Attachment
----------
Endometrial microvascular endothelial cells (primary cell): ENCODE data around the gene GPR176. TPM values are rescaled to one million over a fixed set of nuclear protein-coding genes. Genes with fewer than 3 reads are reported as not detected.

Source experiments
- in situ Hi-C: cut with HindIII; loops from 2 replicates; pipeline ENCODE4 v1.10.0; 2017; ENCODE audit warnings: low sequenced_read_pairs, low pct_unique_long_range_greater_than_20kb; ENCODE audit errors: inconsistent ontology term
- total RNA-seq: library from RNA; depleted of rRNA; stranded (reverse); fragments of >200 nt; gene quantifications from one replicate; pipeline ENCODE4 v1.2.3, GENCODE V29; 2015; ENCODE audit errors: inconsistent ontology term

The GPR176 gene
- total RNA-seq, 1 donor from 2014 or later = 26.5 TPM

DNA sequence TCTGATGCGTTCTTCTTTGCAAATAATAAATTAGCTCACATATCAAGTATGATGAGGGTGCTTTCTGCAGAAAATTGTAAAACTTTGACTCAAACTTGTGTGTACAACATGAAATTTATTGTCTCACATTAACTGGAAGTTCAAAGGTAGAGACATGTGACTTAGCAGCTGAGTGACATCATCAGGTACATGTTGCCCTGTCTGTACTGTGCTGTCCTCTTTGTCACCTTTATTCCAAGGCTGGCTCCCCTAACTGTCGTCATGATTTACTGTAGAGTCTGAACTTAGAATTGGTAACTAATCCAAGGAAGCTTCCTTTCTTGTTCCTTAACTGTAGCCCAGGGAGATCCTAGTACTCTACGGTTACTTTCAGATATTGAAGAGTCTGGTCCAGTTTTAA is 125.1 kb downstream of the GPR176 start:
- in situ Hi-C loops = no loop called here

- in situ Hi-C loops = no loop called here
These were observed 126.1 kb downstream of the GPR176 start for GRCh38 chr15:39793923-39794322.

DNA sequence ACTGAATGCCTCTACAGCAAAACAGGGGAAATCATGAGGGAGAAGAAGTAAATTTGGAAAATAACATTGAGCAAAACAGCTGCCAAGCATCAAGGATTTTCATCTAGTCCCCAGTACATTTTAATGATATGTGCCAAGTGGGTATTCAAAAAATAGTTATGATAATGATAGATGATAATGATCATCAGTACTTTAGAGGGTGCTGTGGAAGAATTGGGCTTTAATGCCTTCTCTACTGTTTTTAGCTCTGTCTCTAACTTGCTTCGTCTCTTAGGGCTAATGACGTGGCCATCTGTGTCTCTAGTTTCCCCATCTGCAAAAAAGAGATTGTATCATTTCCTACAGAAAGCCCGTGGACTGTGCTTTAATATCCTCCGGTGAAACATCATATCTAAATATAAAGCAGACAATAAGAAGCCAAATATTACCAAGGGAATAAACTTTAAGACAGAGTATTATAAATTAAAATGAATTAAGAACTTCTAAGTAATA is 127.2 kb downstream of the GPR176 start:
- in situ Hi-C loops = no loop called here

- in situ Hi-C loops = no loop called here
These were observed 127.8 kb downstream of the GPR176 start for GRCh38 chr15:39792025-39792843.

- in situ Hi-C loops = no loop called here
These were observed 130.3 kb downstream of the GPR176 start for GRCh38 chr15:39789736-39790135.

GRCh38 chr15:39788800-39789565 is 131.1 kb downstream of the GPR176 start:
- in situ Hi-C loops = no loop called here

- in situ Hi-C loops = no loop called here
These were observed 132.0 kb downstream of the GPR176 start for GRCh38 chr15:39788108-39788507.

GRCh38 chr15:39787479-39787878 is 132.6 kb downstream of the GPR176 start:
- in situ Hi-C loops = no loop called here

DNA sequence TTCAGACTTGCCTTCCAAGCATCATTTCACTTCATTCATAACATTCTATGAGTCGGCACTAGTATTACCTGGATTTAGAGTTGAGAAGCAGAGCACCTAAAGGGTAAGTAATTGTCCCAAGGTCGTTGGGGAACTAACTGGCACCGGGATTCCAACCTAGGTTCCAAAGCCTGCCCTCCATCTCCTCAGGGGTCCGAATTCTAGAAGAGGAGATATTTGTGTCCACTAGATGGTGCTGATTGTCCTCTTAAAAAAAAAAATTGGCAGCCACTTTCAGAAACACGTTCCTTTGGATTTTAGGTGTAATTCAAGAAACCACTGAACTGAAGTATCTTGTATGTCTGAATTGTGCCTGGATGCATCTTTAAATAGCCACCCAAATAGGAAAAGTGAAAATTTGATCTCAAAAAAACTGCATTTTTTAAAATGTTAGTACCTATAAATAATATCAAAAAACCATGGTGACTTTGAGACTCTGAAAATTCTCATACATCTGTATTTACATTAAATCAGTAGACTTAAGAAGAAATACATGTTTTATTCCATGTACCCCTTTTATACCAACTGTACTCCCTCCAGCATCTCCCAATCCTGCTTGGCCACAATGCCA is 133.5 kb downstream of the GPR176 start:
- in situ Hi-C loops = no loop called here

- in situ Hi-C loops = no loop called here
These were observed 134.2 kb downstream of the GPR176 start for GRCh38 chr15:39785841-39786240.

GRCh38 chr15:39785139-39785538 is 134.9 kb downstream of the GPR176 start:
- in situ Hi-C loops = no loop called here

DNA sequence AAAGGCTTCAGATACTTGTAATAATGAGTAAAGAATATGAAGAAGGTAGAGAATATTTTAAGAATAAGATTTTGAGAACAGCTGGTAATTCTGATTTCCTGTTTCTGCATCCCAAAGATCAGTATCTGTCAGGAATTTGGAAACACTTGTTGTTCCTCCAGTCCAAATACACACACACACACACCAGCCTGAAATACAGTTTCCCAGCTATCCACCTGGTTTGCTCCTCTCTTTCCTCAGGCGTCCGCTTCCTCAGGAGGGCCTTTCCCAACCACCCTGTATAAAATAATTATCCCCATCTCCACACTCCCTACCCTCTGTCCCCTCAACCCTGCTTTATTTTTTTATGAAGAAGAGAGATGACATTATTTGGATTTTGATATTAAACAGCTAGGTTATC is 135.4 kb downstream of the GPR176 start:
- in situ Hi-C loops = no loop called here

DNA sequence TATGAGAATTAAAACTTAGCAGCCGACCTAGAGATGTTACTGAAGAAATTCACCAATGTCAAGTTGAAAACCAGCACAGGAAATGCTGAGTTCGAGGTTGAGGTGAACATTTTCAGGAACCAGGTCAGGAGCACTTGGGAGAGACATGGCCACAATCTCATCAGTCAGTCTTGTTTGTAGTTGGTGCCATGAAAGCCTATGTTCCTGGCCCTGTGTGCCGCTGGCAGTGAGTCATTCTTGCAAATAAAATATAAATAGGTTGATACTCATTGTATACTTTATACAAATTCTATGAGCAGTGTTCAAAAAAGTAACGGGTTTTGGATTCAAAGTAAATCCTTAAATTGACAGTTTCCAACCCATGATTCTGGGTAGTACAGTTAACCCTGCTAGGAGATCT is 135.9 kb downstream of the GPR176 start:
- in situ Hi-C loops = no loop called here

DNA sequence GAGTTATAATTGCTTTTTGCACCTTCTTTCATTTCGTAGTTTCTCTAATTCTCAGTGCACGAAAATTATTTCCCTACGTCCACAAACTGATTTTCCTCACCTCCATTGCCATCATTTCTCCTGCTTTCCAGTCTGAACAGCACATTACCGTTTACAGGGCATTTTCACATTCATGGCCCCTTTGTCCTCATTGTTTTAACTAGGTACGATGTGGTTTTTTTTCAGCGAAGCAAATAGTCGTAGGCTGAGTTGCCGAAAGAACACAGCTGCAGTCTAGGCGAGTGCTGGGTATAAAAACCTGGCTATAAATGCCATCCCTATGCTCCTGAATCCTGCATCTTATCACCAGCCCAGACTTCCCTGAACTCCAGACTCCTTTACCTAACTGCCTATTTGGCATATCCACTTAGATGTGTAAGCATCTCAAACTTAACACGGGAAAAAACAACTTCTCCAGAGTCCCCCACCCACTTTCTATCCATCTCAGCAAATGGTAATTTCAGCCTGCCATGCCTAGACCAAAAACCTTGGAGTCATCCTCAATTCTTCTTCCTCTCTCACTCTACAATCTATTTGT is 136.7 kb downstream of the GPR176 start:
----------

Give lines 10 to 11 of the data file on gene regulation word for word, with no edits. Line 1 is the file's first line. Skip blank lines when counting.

These were observed 126.1 kb downstream of the GPR176 start for GRCh38 chr15:39793923-39794322.

DNA sequence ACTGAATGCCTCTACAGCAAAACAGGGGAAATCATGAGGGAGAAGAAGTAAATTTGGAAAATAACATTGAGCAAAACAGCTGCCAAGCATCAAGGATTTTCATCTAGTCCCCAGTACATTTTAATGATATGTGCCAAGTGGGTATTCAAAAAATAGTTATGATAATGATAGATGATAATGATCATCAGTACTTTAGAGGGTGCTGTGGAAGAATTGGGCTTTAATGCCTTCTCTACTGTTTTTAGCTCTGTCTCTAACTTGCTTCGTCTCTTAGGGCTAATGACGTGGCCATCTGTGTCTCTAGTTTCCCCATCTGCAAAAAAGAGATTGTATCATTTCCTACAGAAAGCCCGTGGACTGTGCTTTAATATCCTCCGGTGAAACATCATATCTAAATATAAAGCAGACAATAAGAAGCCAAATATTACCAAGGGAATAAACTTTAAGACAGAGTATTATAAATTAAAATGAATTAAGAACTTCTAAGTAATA is 127.2 kb downstream of the GPR176 start: